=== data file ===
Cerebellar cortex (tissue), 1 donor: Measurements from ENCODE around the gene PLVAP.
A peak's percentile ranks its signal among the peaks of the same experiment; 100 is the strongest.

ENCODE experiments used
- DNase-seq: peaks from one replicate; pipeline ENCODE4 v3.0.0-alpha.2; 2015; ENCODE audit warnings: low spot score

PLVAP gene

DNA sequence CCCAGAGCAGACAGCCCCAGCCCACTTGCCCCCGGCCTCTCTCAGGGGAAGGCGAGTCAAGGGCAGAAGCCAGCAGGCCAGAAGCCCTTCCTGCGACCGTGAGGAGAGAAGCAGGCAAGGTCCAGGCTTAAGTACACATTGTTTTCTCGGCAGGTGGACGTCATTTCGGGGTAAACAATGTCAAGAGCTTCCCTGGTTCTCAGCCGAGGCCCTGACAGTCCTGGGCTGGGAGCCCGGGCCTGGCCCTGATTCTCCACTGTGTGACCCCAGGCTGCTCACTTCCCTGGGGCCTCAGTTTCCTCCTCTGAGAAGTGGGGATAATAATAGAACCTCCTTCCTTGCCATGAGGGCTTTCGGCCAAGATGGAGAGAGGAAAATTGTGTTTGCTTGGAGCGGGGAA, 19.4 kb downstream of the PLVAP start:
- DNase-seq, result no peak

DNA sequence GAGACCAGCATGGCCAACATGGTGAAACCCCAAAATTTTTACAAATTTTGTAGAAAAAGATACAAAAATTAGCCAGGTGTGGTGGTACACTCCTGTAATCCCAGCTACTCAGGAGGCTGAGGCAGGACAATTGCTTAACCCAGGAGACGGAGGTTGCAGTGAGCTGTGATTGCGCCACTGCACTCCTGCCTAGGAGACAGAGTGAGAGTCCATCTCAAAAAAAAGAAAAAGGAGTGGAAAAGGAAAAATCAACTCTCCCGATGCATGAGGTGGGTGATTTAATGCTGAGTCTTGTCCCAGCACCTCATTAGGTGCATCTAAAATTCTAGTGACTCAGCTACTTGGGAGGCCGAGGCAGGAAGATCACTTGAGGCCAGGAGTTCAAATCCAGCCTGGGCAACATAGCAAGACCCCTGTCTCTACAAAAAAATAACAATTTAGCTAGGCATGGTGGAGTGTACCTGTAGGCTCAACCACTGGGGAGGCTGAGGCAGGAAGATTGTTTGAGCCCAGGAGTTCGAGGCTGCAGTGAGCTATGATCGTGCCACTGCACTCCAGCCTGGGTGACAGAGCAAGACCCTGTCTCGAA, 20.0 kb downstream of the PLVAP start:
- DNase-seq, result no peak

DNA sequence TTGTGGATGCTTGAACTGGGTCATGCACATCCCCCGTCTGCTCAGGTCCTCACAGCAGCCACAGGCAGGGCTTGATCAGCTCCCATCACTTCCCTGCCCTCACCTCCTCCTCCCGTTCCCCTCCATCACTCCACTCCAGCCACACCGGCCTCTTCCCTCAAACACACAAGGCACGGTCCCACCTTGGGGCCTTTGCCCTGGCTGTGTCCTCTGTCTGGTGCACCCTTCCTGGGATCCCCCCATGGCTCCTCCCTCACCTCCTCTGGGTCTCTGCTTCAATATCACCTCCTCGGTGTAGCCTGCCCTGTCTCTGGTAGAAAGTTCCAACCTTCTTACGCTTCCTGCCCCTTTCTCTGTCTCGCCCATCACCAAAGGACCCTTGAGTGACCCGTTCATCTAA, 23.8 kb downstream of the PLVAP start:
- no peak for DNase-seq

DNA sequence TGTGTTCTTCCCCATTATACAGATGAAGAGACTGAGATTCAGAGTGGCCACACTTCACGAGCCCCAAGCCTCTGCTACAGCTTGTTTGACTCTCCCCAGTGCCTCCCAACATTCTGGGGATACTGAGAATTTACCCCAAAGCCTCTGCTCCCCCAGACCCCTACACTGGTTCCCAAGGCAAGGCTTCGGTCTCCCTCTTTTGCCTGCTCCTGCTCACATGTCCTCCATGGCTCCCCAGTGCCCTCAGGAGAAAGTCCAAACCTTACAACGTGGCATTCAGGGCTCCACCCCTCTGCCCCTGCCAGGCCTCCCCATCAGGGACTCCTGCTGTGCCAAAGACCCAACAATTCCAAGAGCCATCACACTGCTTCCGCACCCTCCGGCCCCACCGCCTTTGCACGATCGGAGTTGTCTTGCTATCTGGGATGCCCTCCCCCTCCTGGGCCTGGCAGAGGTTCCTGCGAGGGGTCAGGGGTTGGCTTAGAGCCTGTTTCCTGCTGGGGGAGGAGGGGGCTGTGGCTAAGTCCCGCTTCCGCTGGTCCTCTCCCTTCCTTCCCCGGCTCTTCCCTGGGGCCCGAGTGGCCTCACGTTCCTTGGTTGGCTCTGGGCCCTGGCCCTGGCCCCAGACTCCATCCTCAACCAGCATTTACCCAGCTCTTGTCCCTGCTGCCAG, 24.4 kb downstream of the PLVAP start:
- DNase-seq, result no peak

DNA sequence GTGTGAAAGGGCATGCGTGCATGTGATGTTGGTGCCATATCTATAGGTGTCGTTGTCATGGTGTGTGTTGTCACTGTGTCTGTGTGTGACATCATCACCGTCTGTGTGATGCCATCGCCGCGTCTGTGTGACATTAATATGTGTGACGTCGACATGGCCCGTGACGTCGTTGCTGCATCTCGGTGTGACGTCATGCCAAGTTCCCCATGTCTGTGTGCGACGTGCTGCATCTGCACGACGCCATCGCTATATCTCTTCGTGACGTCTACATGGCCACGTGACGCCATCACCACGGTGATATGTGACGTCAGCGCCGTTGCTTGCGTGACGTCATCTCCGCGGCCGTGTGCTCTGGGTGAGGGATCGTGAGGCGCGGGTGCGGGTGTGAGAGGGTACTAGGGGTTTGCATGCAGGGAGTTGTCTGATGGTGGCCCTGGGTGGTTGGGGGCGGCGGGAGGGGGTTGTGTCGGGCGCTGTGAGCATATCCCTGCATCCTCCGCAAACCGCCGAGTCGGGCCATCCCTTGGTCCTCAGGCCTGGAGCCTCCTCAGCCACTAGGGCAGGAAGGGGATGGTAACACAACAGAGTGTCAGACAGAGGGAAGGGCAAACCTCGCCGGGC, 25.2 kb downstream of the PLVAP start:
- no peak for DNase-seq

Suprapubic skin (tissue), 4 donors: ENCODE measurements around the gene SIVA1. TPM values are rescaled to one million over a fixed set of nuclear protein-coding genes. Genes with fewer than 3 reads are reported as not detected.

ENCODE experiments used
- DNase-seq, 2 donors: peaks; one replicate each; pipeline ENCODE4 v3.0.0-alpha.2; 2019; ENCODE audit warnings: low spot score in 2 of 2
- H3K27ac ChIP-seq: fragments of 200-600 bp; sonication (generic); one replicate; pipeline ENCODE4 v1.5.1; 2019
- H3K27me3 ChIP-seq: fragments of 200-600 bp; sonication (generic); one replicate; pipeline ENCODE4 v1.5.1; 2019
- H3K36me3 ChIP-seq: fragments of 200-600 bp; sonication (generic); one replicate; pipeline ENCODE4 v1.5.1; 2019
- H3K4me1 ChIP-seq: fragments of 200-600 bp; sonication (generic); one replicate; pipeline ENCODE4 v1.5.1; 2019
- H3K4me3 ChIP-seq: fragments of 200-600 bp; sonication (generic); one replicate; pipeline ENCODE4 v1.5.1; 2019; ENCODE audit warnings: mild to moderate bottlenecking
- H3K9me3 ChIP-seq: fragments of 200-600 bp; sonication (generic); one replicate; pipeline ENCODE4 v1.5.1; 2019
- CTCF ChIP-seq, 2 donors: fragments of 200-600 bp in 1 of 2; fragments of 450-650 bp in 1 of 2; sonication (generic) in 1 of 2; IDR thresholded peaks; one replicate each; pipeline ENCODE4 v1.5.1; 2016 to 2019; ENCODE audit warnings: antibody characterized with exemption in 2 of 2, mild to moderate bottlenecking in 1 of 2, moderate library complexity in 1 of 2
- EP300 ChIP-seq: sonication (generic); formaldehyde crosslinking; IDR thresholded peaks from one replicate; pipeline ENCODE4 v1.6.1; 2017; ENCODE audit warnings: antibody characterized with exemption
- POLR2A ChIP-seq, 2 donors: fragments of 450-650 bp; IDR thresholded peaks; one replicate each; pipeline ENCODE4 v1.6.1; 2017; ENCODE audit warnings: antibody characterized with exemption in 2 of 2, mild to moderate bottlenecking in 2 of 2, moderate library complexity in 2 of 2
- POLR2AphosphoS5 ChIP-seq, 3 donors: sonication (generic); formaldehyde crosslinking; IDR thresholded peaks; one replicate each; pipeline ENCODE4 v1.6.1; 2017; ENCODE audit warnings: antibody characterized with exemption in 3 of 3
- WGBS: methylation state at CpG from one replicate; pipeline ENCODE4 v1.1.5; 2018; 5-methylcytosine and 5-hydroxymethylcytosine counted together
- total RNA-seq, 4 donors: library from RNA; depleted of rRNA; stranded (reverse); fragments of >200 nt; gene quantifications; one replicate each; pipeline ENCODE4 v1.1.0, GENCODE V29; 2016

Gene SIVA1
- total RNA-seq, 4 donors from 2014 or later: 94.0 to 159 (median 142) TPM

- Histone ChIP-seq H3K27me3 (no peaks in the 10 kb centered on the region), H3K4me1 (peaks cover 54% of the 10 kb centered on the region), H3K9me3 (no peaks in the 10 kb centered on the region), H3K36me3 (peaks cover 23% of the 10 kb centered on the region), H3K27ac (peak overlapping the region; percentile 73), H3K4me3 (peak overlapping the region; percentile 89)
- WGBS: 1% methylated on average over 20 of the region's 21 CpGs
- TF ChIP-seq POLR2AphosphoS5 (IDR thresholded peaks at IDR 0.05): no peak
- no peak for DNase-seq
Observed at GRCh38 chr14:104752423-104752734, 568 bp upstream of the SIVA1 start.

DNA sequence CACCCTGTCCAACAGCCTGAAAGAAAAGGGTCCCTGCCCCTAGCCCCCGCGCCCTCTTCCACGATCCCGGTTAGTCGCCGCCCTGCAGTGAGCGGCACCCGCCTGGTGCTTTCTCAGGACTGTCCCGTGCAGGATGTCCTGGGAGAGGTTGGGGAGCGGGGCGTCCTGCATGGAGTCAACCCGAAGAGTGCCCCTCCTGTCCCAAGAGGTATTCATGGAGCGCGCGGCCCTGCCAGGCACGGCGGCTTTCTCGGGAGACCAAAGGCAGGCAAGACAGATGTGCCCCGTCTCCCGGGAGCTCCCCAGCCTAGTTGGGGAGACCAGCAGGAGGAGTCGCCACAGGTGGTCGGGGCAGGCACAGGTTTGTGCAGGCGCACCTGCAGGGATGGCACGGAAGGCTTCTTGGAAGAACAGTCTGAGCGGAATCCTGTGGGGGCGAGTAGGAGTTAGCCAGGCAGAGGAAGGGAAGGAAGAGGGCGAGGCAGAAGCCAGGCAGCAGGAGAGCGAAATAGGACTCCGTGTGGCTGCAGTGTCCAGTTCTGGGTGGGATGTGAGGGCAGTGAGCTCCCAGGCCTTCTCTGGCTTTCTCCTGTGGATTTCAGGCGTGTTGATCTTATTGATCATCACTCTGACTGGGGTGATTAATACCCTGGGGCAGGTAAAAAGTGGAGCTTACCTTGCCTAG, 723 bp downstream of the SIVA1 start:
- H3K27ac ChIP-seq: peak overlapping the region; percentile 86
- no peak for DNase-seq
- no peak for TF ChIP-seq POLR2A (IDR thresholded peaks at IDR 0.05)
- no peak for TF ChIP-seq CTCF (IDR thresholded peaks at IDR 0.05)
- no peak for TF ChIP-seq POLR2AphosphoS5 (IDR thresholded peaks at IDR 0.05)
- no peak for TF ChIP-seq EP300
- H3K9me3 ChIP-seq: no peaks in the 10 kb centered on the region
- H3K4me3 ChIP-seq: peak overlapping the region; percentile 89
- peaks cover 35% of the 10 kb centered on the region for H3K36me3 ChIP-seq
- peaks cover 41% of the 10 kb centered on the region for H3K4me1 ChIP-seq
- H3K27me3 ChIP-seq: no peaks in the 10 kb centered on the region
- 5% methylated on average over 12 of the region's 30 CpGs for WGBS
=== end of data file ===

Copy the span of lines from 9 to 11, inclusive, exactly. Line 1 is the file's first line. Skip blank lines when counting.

- DNase-seq, result no peak

DNA sequence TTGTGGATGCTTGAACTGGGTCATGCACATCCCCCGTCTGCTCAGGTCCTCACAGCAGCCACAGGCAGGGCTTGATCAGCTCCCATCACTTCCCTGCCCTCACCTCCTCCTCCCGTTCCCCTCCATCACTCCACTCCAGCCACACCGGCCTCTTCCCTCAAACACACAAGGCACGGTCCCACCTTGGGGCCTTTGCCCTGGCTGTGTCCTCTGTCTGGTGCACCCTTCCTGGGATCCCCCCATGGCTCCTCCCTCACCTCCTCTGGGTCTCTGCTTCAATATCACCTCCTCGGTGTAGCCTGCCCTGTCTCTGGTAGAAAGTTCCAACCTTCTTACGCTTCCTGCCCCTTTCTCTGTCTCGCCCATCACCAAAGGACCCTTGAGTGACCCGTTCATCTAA, 23.8 kb downstream of the PLVAP start:
- no peak for DNase-seq